Noah's love of international affairs has taken him all over the world. He's travelled to Siberia and Moscow, studied in Zimbabwe and worked in Belgium.
No wonder he's a firm believer in learning by doing. Whether his students are working at local non-profits or informing the United Nations through their research, their learning isn't limited to inside the classroom.
That's a big reason why he started HSU's Model United Nations (U.N.) program, a semester-long class that explores the international body and prepares students to participate in a global collegiate conference held each spring in San Francisco. During the event, students role-play as diplomats and develop solutions to real issues facing the U.N. such as gender inequality and reproductive health.
"Writing, being able to speak publicly in front of 100 of your peers, debating issues, negotiation—they're all skills you learn that will help you in life, even if you're not interested in diplomacy," he says.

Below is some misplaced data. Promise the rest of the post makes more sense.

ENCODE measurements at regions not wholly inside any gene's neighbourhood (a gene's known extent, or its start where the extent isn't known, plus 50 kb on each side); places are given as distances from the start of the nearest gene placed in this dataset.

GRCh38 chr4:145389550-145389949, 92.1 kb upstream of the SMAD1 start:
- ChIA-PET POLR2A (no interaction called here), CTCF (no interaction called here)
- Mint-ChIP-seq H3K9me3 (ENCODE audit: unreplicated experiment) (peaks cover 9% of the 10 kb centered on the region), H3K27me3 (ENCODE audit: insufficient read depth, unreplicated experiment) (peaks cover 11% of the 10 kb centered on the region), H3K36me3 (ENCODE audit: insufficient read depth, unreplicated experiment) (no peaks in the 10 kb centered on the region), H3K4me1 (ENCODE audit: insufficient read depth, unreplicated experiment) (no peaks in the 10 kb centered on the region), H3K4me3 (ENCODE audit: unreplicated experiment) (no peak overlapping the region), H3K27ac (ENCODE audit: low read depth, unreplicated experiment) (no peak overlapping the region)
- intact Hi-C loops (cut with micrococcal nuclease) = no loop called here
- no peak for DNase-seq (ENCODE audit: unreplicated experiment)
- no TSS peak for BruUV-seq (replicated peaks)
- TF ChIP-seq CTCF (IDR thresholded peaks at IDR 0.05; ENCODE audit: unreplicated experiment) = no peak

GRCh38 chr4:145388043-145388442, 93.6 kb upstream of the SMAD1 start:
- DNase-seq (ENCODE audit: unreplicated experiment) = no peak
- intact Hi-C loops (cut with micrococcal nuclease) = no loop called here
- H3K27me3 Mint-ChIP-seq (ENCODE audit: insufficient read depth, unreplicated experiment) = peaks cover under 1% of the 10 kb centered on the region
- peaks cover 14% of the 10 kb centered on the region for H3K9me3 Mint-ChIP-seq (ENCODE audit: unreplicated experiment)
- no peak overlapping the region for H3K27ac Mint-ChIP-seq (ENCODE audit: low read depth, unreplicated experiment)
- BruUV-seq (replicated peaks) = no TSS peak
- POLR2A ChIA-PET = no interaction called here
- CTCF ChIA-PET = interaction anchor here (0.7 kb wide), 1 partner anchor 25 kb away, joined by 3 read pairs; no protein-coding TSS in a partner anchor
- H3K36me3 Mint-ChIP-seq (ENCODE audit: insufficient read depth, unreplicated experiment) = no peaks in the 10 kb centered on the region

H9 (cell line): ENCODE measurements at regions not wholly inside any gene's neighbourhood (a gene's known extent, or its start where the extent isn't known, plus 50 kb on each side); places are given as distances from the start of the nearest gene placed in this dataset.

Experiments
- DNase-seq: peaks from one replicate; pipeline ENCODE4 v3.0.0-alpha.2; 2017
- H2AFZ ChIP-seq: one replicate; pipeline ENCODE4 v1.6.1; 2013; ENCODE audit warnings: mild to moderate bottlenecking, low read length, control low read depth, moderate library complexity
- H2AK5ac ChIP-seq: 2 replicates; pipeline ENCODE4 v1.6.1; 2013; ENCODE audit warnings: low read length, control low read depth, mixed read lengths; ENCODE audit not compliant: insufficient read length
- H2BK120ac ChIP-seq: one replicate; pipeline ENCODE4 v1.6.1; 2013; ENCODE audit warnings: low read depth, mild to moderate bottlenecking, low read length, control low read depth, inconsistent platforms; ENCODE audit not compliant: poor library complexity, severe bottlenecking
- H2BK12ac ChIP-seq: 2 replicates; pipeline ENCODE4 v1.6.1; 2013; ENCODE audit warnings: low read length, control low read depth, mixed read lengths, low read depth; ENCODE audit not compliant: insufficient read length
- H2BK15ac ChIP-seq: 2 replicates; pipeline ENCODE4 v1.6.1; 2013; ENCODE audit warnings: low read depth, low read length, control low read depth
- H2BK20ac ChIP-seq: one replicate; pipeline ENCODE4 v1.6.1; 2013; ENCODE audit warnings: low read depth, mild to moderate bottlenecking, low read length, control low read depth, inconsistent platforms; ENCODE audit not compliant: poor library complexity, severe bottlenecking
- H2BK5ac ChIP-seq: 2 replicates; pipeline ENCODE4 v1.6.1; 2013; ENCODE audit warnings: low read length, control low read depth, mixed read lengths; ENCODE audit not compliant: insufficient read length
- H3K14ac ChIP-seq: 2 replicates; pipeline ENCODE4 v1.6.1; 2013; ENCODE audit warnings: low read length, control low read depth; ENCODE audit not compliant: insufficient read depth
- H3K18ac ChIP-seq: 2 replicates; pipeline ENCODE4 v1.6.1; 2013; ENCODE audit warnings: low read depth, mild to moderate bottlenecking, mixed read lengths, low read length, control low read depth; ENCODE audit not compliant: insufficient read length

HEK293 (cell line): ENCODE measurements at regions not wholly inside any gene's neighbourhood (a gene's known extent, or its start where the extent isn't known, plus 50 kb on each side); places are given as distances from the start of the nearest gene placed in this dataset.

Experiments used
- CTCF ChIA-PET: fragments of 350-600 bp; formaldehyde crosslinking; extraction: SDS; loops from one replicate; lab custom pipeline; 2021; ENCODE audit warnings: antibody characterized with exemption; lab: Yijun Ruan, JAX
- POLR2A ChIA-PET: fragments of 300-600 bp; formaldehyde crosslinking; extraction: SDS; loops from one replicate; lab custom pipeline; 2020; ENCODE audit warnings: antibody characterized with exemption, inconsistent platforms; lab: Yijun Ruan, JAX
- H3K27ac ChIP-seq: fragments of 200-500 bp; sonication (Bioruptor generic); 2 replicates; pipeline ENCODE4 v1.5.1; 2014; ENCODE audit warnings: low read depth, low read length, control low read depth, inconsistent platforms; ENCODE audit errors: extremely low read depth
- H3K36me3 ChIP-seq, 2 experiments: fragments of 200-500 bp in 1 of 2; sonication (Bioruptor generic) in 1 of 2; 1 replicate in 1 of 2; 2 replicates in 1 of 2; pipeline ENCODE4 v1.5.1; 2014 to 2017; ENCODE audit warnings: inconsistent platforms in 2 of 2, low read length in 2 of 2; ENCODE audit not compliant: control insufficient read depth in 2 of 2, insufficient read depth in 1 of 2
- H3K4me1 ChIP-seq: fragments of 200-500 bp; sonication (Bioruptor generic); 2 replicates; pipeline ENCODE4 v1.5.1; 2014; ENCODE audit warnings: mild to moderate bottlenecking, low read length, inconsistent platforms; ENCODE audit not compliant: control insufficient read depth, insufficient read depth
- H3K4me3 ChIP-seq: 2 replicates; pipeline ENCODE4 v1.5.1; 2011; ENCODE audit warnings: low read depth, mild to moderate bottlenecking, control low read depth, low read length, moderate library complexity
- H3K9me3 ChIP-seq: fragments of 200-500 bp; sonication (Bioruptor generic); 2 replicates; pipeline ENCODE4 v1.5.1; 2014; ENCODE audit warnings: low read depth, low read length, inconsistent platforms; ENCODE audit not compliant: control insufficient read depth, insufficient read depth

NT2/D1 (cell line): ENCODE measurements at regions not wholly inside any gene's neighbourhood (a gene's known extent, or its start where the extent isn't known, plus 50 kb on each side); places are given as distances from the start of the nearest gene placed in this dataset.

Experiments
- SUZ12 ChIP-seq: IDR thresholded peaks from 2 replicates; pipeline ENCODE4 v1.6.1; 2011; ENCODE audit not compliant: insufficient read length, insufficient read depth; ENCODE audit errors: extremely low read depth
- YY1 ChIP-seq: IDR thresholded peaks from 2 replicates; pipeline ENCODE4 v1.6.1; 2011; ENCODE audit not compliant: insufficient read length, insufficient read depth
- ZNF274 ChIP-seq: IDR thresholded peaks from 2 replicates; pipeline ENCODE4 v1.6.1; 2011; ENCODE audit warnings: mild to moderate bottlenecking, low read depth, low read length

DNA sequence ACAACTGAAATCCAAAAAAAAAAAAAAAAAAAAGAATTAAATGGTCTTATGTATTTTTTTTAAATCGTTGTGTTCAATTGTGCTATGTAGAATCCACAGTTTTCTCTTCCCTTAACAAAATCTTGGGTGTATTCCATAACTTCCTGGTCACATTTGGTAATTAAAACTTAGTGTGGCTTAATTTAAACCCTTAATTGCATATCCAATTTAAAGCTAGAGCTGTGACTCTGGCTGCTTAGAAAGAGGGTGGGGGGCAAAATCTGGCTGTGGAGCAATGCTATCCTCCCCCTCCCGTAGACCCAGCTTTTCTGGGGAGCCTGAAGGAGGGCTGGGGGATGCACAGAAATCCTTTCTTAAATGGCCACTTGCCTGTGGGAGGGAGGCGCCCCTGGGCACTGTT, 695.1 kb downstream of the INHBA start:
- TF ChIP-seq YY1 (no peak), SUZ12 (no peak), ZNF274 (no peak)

Noah's research interests are broad. He focused on Russian studies as an undergraduate and explored American food security as a graduate student. His Ph.D. dissertation at York University in Canada examined agricultural biotechnology in Zimbabwe.
His interest in global food politics recently led him to South Africa, where he examined urban agriculture and food advocacy in the port town of Durban.
One of Noah's goals is to get students thinking about the political, economic and social dimensions of global food production and consumption.
"Often times we don't stop and think about where our food comes from," he says.
He does that through his Global Food Politics class and a blog he maintains on the topic. He also collaborates with students on research, like a current project examining Africa's role in the international discussion over genetically modified foods (GMOs).
Another group of students is examining state-owned investment projects in Darfur and developing countries. It's a pretty unique opportunity, given that the issue is currently being debated by the United Nations.
"Their reports are informing debate at the U.N. right now," Noah says.